The Metropolitan Police Department operates as the city’s primary 911 answering point and fields calls requesting a response from police, fire and EMS-Emergency Medical Services (ambulance). All calls requiring the Fire Department or EMS are immediately transferred to the appropriate dispatcher, while calls for police service are handled by our employees. Our call center handles more than 800,000 calls per year.
When Should I Call 911? When I Should I Use the Non-Emergency Number?
It is important to understand when you should call 911 and when you would be better served by using the Police Department’s non-emergency number of 314-231-1212.
You should call 911:
- When any life threatening situation arises that requires a response from the police, fire department or EMS.
- To report fires and medical emergencies.
- When a crime is in progress and the suspect is still on the scene or has just fled.
- There is an intruder in your home or business or if you suspect an intruder could be inside your home or business. Do not attempt to confront these individuals, call 911 immediately!
- For any violent crime including homicides, robberies, assaults, domestic assaults and sexual assaults.
- For car accidents when: there are people injured and/or there is significant property damage and/or there is danger to other motorists and/or there are significant traffic problems as a result of the accident.
You should call the non-emergency number of 314-231-1212:
- In the event you do not have an emergency but need to ask a question or speak to police. Call takers will do their best to point you in the right direction. Please note, however, no legal advice can be given by call takers.
- For property crimes when there is no known suspect at or near the scene and it is believed the incident occurred some time ago (for example, a car break-in that occurred overnight but was discovered in the morning; a burglary discovered after you’ve returned from several days out of town).
It is important to note that regardless of the situation, if you feel there is immediate danger, call 911.
What to Expect During a 911 Call
When a 911 call is received, it is answered by a call evaluator. The call evaluator is trained to get as much information as possible in a timely manner. Callers should answer the call evaluator’s questions and follow instructions to prevent a delay in emergency response.
There are a number of questions evaluators may ask including:
- What is your address or location?
- What is your name and telephone number? (You do have the right to remain anonymous if you so choose)
- Why do you need assistance?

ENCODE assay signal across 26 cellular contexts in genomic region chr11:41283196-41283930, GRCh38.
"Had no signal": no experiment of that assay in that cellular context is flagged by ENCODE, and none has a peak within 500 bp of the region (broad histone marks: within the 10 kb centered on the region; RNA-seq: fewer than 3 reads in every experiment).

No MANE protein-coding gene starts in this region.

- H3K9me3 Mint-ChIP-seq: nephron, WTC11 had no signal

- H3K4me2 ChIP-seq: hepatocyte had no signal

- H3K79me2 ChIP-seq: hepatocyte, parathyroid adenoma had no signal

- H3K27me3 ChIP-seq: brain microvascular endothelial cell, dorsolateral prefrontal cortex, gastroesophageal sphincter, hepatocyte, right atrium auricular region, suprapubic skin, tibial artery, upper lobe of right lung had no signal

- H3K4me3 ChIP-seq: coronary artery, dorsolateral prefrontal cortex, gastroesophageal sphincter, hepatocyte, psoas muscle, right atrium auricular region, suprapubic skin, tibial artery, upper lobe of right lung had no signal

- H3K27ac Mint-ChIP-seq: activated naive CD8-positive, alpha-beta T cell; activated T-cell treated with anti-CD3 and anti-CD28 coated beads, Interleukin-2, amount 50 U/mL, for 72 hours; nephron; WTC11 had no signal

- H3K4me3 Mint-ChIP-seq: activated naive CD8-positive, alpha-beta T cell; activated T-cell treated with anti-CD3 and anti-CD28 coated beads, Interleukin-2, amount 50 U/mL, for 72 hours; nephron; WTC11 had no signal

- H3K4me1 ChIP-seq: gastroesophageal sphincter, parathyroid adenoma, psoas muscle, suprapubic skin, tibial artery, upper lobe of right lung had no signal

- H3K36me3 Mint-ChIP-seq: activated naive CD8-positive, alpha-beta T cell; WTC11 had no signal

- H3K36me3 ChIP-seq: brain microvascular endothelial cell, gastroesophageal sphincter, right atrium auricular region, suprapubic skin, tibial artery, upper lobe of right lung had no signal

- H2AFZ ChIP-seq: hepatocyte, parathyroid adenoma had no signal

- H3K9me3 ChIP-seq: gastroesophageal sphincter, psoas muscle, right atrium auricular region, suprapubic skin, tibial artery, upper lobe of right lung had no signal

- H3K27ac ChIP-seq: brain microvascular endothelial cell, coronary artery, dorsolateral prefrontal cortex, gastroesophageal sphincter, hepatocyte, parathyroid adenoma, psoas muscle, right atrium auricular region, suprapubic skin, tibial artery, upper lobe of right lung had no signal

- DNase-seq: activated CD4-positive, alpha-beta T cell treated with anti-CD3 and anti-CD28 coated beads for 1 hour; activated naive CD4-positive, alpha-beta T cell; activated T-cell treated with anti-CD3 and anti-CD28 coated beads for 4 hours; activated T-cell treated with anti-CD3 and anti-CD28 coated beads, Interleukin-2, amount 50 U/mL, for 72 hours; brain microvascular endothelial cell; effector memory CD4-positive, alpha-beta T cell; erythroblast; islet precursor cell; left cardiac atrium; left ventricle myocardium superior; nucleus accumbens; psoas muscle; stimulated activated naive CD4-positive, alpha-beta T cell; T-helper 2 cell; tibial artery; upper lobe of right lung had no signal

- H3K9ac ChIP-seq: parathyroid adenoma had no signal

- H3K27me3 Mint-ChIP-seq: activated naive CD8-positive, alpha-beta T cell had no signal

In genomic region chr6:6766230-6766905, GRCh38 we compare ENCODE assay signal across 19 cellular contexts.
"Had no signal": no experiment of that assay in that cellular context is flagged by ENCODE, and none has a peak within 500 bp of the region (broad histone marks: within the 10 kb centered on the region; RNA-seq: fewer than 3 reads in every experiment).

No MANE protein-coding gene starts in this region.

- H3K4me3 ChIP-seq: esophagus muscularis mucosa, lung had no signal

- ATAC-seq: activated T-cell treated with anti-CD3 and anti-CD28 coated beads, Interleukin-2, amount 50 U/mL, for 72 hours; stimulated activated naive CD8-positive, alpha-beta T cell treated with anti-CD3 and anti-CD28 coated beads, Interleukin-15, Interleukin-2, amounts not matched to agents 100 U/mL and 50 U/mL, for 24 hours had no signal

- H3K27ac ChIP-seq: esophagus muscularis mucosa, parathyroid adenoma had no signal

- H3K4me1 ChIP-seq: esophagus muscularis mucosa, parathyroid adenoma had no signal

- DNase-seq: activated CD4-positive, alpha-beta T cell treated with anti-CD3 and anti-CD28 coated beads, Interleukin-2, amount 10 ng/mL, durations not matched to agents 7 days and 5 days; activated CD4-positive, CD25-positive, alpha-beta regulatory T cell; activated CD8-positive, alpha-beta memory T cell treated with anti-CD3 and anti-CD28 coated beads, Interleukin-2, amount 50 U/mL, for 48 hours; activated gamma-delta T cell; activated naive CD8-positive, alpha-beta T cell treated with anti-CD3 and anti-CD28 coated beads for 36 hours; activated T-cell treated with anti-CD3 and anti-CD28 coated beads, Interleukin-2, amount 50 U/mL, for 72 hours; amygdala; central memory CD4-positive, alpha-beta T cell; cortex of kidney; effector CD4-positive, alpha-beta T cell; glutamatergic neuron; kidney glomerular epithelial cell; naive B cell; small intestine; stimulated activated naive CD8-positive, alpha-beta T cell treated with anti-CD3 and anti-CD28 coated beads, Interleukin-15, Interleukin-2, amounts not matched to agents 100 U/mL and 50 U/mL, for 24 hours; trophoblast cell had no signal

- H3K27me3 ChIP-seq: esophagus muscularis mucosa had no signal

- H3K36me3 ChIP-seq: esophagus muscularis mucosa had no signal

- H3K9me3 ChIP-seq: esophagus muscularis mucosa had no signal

- When did the incident occur?
- Was there a weapon involved?
- Who committed the crime? Are they still at the scene? Can you provide a description?
No matter the situation, you must provide the evaluator with your location at the beginning of the call in order for help to be sent. Our call evaluators understand citizens calling for help are under stress. Evaluators are meticulous and might need to repeat questions or sound stern. Please understand that the evaluators are attempting to maintain control and provide you with prompt service to ensure your safety.
What If I Am Put On Hold?
The average 911 call is answered in 4.8 seconds. Our goal is to answer all 911 calls within 10 seconds. However, at various times when the 911 center has a particularly high volume of callers, it may take longer. If your call is not answered within 10 seconds, you will hear a recording instructing you to stay on the line. This indicates your call has been placed in the answering queue. Calls are answered in the order they are received so please stay on the line. DO NOT HANG UP. If you hang up and call back, your call will be placed at the end of the queue which can result in a slower response. 911 call takers receive instant notification anytime a caller is holding and will do everything they can to get to your call as quickly as possible.
If You Are Not Fluent in English
Evaluators understand callers may feel anxious if there is a language barrier. Translators are always available during 911 calls and can provide assistance with more than 150 languages. Those who do not speak English should provide the call evaluator with their native language. The evaluator will then contact a translator. During this time, callers should remain on the line. Once a translator has joined in on the call, questions will be asked to ensure there is a fluent translation. Once a fluent translation is confirmed, the 911 call evaluator will then ask questions in English with the translator repeating the questions in the caller’s native language. If at all possible, family members and children should not be used during the translation process.
If There are Problems With a 911 Call
If you feel a call evaluator acted inappropriately or that your call was not handled properly, you can ask to be connected to a supervisor who can address your complaint. If you would like information about filing a complaint with Internal Affairs, click here.
Take the SLMPD 9-1-1 Call Evaluation Survey
The St. Louis Metropolitan Police Department Communication Division is committed to providing the best possible service to our community. In that regard, we would like to offer the community an opportunity to share their experiences after calling 9-1-1.
This information and comments will greatly assist us in evaluating our level of service. If you have had an opportunity to call 9-1-1 please allow us a few minutes of your time by Clicking here
to complete the survey.